The Role of Stable Free Radicals, Metals and PAHs of Airborne Particulate Matter in Mechanisms of Oxidative Stress and Carcinogenicity

  • Athanasios ValavanidisEmail author
  • Konstantinos Fiotakis
  • Thomie Vlachogianni
Part of the Environmental Science and Engineering book series (ESE)


Ambient airborne particulate matter (PM) is considered as the most important pollutant for adverse health effects in the human respiratory system. PM is known to contain a large number of toxic and carcinogenic substances which in the lung’s alveoli cause oxidative stress, inflammation and cytotoxic damage leading to malignant neoplasms. Studies in recent years focused on transition metals, polycyclic aromatic hydrocarbons (PAH), stable quinoid and carbonaceous radicals. In the presence of oxygen and through redox reactions PM promote the production of reactive oxygen species (ROS), especially hydroxyl radicals (HO), which are linked to lipid peroxidation and oxidative damage to peptides and cellular and mitochondrial DNA. In this study we investigated the most important mechanisms of ROS generation from airborne traffic-related PM, and exhaust soot from diesel and gasoline vehicles (DEP, GEP). Using Electron Paramagnetic Resonance (EPR) we examined the presence of persistent quinoid free radicals and we studied the direct production of superoxide anion (O 2 •− ), hydrogen peroxide (H2O2) and the damaging hydroxyl radicals (HO) by PM extracts. Also, we examined by EPR the formation of oxidative damage to guanosine nucleobase by PM in aqueous phosphate buffer (pH 7.4). Experimental evidence shows that redox-active transition metals, persistent redox-cycling quinoids, and PAHs contained in the PM act synergistically, producing ROS. These ROS are considered the main mechanisms for the cytotoxic and carcinogenic potential of PM, leading to oxidative stress, pulmonary tissue injuries and DNA damage.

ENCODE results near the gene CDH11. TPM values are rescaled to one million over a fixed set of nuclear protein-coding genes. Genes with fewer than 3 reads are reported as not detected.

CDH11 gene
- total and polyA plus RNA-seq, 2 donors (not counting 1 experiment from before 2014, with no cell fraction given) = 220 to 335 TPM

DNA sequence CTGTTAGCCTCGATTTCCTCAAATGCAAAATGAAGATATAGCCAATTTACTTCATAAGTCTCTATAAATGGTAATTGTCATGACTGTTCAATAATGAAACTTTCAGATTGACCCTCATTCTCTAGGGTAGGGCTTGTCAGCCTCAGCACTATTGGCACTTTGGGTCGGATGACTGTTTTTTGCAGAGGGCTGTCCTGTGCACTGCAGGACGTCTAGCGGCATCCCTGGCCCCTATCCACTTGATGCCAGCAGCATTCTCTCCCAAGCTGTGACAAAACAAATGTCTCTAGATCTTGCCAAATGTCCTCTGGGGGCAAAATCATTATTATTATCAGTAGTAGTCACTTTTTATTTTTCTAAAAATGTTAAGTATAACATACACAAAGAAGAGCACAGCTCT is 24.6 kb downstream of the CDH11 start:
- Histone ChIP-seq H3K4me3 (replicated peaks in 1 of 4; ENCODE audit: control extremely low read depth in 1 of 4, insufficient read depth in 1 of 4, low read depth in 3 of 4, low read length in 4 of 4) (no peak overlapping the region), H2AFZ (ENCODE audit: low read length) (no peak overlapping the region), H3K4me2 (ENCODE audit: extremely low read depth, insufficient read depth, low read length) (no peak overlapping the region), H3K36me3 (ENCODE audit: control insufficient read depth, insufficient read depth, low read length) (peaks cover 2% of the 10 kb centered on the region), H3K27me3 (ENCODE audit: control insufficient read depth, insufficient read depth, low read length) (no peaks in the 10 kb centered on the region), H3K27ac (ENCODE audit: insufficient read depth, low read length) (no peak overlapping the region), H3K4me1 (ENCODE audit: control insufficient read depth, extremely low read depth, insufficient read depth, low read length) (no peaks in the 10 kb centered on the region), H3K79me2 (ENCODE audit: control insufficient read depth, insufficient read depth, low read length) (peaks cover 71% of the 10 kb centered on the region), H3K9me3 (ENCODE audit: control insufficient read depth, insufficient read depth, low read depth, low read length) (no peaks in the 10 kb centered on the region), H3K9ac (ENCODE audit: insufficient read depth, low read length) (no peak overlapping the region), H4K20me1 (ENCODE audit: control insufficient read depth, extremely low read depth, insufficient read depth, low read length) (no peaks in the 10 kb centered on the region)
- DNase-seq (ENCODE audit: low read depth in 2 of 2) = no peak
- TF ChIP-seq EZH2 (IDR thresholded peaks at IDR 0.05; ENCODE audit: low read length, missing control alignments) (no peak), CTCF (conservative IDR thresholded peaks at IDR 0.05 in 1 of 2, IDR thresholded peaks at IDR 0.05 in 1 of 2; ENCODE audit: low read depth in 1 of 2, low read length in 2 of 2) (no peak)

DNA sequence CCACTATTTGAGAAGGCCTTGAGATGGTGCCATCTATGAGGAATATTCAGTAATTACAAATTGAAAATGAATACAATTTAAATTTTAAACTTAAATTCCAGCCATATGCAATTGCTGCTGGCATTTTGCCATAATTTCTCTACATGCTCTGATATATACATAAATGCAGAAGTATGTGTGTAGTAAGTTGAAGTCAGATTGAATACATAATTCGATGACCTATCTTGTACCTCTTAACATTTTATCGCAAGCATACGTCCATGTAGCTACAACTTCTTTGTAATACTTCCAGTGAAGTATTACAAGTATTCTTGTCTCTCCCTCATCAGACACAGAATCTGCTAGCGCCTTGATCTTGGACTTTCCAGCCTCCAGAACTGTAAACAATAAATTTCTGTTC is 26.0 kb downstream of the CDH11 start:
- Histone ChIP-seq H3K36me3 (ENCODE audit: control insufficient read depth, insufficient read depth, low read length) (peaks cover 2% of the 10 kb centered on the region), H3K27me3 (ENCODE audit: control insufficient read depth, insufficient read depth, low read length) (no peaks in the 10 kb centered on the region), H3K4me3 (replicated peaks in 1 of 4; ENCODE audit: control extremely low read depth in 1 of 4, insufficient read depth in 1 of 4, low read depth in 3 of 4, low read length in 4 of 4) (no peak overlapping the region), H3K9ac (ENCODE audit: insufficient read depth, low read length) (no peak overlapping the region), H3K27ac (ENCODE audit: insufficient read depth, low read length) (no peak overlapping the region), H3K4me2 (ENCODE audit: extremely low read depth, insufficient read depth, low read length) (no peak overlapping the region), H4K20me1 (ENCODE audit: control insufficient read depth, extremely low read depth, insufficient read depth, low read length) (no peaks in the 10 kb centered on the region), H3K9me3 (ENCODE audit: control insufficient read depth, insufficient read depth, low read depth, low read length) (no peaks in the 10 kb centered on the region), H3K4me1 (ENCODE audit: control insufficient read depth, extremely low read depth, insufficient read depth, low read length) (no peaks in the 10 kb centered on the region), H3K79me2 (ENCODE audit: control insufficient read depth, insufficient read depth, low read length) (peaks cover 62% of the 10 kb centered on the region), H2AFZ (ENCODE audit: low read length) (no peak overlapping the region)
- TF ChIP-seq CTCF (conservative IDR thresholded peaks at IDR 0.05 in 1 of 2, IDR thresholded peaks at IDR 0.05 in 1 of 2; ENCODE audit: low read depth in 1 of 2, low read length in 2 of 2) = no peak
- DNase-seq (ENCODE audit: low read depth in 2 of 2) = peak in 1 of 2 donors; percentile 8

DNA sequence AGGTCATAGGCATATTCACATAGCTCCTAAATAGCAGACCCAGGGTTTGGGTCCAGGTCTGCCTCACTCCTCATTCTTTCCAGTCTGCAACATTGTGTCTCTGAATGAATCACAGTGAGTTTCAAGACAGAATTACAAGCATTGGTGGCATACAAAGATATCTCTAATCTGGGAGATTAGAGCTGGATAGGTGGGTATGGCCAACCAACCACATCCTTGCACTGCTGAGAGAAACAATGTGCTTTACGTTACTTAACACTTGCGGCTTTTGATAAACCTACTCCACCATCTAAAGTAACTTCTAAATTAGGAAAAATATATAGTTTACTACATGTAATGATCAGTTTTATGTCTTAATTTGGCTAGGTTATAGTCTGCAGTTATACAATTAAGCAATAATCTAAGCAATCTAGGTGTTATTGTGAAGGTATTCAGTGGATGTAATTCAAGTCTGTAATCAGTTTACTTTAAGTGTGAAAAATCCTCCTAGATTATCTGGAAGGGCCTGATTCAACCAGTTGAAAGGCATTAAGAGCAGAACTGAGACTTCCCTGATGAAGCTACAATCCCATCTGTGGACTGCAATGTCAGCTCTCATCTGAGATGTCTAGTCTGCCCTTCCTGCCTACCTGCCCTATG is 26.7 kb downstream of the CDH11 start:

Electron Paramagnetic Resonance Electron Paramagnetic Resonance Spectrum Electron Paramagnetic Resonance Signal Total Suspend Particulate Ultrafine Particle 
These keywords were added by machine and not by the authors. This process is experimental and the keywords may be updated as the learning algorithm improves.


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Copyright information

© Springer-Verlag Berlin Heidelberg 2010

Authors and Affiliations

  • Athanasios Valavanidis
    • 1
    Email author
  • Konstantinos Fiotakis
    • 1
  • Thomie Vlachogianni
    • 1
  1. 1.Department of Chemistry, Laboratory of Organic ChemistryUniversity of AthensAthensGreece

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